Curtains for Head Start (as we know it). A recently released high-quality federal study found that traditional Head Start programs serving 4-year-olds do not enhance the academic, social, or health outcomes of Head Start children as they progress through elementary school. This is a serious blow to an expensive federal program that has school readiness as its primary goal.

The sequester is expected to cut $400 million from the program this year. But my surmise is that, wherever possible, the administration intends to support the expansion of state pre-K programs for 4-year-olds at the expense of traditional Head Start. Good. States are better positioned than the federal government to provide a coherent preschool system.

Nothing is perfect – and certainly not the president’s preschool plan. There are several areas in which the administration has it wrong or has left out something very important.

Teacher credentials and pay. The president proposes that all states would staff their pre-K programs with “well-trained teachers, who are paid comparably to K-12 staff.” We know that neither traditional teacher credentials nor teacher salaries have much to do with the quality of interactions in preschool classrooms.

Preschool teachers benefit from short-term training that focuses on specific skills, such as how to read a book to children. And just as is the case for K-12 teachers, the best predictor of pre-K teacher quality is how they actually perform in the classroom, not their degree or route into teaching.

Requiring states to credential and pay pre-K teachers as they credential and pay K-12 teachers assures only two things: high costs and supportive teacher unions.

Local school districts in charge. Under the administration’s plan, federal dollars “would be distributed to local school districts and other partner providers.” In far too many cases these would be the same school districts that are responsible for the terrible public schools that will fail to educate the very children the president’s preschool proposal is intended to benefit. We shouldn’t make the fox responsible for the hen house.

Choice. The administration’s plan is silent on whether and how parents will be able to exercise choice in where they send their child to pre-K. Parents need the right to send their child to the preschool they prefer rather than the preschool to which they are assigned.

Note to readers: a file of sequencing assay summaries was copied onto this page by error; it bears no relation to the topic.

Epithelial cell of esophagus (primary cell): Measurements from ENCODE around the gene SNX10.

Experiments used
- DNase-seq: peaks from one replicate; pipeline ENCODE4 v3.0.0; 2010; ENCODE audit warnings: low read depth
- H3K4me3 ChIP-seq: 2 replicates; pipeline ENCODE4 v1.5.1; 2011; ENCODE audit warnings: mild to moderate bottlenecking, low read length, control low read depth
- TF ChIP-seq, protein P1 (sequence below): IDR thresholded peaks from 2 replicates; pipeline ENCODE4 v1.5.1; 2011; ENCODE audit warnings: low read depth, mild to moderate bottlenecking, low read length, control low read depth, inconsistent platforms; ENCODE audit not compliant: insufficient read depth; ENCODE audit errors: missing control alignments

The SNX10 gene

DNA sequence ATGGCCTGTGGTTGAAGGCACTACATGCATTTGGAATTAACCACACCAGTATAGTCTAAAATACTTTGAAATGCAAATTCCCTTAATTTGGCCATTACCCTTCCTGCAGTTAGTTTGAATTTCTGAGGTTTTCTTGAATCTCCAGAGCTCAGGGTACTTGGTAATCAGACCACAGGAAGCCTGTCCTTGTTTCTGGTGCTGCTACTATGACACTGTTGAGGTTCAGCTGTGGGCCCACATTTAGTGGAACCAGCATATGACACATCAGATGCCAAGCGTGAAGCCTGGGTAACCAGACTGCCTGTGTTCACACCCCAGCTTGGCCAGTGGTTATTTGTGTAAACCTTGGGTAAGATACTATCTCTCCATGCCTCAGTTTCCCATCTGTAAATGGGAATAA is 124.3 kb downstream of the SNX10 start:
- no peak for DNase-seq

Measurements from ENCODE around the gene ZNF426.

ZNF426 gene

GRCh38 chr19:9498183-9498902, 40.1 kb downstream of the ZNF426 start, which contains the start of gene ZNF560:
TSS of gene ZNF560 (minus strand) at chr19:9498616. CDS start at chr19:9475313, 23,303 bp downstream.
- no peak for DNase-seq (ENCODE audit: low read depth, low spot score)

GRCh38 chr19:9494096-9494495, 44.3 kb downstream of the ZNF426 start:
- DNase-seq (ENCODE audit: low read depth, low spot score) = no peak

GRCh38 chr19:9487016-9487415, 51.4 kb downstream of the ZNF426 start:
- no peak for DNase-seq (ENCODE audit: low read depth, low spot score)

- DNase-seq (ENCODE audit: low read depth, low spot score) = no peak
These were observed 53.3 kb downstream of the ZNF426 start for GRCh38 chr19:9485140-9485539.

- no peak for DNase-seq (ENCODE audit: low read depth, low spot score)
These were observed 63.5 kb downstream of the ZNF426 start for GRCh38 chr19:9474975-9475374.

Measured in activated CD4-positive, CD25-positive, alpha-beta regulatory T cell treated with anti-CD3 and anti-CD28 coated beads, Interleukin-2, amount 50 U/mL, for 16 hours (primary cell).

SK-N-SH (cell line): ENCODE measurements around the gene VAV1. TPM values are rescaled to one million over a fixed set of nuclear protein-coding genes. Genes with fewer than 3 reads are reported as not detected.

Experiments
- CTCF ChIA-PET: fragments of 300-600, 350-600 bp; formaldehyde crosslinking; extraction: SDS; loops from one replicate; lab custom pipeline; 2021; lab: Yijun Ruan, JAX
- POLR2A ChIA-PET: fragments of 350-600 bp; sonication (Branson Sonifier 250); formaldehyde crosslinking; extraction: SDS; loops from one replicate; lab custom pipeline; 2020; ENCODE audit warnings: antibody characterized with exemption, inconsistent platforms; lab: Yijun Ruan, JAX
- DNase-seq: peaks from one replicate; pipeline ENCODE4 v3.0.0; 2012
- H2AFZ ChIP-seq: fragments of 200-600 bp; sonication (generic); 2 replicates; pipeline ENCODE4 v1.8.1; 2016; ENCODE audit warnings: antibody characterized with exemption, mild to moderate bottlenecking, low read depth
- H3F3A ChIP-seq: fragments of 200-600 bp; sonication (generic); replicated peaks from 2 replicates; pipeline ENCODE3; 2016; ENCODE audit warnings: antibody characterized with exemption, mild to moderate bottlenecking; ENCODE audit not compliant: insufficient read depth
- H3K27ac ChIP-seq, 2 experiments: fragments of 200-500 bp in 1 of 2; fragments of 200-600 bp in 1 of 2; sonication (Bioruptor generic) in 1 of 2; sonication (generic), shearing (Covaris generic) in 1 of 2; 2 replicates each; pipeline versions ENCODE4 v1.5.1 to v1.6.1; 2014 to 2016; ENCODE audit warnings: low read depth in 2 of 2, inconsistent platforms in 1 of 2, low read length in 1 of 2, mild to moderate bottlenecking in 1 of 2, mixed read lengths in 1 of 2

Lack of integration with other federal funding streams. If the administration pushes for a new program to help states expand pre-K without addressing the need for a comprehensive reform of the existing total package of federal pre-K spending, a chance for real reform will have been lost.

The federal government funds many programs that are intended to improve the education of young children. Among the largest are Head Start, the Child Care and Development Fund, Temporary Assistance for Needy Families, Title I of the Elementary and Secondary Education Act, and the Individuals with Disabilities Education Act. There is more than $20 billion in annual expenditure on early education through these uncoordinated programs.

Do no harm. Some children need publicly supported out-of-home care to be prepared for school and life. Some do not. It is important for policymakers, include those in the Obama administration, to be mindful that not every preschooler needs to be in an organized preschool setting to be ready for school and that there are risks for some young children in spending considerable time away from their parents in those settings.

If the Obama administration is willing to offer a preschool plan that keeps parents in the driver’s seat in terms of choosing where to send their child, puts states in charge of administering the program and provides them with general guidelines rather than detailed prescriptions, and redirects existing resources rather than calling for large new expenditures, there is a significant possibility of bipartisan support in Congress. This is an exciting time for preschool education.

Russ Whitehurst is senior fellow and director of the Brown Center on Education Policy at the Brookings Institution. He is the former director of the Institute of Education Sciences within the US Department of Education.